Peripheral nerve injuries are rarely followed by complete return of function. Deficits are particularly important for motor function, resulting in paralysis and muscle atrophy. In different groups, the sciatic nerve was either crushed or transected and repaired by direct suture or by tube repair using silicone or collagen tubes. After 60 days, nerve regeneration was assessed by electrophysiological and functional tests, nerve morphology and immunohistochemistry against choline acetyltransferase (ChAT) for labeling motor axons. Suture and tube repair resulted in similar levels of muscle reinnervation, but significantly lower than after nerve crush. Recovery of walking track pattern was poor in all groups after nerve section. The numbers of regenerated myelinated fibers and of ChAT+ fibers were similar to control values after nerve crush, but increased after section and repair. The normal fascicular architecture and grouping of ChAT+ fibers were maintained after nerve crush, but lost after section and repair, where motor fibers were scattered within small regenerated fascicles throughout the nerve. The loss of fascicular organization was related to the deficient recovery of locomotor function. Thus, labeling of motor axons by ChAT immunohistochemistry provides useful information for the study of the degree and specificity of nerve regeneration. © Mary Ann Liebert, Inc.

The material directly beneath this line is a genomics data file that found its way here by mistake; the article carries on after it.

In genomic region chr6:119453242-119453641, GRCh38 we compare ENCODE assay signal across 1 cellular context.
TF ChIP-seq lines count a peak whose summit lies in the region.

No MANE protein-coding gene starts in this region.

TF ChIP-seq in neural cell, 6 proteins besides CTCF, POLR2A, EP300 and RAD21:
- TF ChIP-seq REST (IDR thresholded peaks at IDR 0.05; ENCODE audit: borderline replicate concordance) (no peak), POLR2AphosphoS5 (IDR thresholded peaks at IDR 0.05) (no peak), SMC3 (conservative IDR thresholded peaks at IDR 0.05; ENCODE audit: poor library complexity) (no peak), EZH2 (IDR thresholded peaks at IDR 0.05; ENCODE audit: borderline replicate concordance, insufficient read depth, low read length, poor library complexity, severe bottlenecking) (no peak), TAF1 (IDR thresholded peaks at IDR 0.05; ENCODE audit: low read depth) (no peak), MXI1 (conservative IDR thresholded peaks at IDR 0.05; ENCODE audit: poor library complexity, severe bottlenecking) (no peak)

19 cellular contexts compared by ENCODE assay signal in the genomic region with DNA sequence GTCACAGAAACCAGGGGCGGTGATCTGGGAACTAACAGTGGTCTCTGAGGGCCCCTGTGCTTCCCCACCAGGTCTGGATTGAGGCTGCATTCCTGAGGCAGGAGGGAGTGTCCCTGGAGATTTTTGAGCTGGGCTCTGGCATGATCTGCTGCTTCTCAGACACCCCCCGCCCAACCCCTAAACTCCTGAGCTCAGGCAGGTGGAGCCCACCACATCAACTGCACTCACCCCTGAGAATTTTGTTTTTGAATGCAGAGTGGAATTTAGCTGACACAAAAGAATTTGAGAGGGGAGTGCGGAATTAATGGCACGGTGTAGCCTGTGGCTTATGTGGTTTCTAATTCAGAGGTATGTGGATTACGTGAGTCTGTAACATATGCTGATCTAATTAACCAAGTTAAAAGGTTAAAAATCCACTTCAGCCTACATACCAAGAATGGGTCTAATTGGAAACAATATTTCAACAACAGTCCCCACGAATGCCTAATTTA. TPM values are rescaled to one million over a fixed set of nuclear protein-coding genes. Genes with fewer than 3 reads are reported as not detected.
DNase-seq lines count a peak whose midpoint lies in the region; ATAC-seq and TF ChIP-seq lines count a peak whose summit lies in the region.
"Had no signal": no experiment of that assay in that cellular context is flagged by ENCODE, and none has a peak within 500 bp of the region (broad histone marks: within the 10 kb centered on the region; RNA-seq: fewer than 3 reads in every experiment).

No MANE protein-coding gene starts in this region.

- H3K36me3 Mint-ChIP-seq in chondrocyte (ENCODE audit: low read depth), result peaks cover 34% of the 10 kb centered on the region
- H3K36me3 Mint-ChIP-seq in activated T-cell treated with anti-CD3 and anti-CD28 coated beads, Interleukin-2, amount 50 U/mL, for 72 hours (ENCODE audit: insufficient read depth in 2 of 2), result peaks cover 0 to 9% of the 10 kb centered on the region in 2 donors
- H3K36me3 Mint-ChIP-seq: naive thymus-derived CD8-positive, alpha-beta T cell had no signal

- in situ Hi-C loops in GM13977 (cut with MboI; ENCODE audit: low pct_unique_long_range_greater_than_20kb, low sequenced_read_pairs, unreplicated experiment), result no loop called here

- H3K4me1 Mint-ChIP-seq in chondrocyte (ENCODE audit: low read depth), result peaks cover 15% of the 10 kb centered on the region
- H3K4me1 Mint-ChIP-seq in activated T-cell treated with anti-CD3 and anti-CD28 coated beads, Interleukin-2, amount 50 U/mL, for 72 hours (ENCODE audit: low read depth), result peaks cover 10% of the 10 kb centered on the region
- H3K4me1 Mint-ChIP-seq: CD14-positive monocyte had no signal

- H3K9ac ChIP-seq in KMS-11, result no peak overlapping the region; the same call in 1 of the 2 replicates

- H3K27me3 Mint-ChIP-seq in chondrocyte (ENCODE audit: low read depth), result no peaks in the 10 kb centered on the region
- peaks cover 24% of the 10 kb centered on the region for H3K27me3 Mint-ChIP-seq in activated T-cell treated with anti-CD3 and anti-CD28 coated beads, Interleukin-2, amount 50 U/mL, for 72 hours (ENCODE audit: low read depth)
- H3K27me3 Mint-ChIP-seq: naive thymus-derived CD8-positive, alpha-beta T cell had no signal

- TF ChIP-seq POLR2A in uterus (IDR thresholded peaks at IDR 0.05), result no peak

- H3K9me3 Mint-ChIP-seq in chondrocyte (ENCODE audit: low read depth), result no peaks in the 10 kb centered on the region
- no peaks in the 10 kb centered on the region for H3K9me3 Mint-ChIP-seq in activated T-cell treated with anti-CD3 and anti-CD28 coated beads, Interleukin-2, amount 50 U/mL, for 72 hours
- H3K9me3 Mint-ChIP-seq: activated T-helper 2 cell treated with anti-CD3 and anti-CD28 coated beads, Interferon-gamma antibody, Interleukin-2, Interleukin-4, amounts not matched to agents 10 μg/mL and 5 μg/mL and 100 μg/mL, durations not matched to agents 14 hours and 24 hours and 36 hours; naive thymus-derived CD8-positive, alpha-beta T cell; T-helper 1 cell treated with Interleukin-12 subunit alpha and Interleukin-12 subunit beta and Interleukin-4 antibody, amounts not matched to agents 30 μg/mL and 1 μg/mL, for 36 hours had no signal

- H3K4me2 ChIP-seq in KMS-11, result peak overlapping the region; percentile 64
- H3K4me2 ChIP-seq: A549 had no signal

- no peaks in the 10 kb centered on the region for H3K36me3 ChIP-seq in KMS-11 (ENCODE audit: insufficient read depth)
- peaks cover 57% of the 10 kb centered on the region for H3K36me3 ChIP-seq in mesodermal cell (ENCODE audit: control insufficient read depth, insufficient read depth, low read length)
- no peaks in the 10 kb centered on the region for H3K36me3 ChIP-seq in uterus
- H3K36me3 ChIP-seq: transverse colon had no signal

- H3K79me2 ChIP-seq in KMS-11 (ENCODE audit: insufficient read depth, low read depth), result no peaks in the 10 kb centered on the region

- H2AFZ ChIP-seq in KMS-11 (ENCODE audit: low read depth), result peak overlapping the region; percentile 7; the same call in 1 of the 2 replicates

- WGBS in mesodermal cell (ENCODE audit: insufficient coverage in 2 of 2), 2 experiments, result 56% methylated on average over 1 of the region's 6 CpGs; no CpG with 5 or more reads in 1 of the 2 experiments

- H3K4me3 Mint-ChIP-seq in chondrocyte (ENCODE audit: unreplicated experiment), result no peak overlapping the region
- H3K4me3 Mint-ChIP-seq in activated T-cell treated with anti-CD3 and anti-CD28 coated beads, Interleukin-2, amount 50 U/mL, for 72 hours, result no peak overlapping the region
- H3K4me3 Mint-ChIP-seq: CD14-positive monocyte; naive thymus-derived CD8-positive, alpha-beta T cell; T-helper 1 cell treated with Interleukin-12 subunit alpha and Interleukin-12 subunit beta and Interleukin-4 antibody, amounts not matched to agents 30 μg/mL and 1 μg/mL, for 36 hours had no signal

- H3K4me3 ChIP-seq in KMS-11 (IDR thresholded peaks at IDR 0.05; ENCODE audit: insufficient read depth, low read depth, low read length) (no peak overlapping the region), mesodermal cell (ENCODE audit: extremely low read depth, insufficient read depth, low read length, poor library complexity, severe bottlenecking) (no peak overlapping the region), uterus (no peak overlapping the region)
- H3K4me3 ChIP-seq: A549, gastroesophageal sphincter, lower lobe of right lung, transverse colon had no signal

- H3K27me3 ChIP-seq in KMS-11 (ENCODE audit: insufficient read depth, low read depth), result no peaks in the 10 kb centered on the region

|Journal||Journal of Neurotrauma|
|Publication status||Published - 1 Jan 2006|
- Motor axons
- Nerve regeneration
- Peripheral nerve
- Tube repair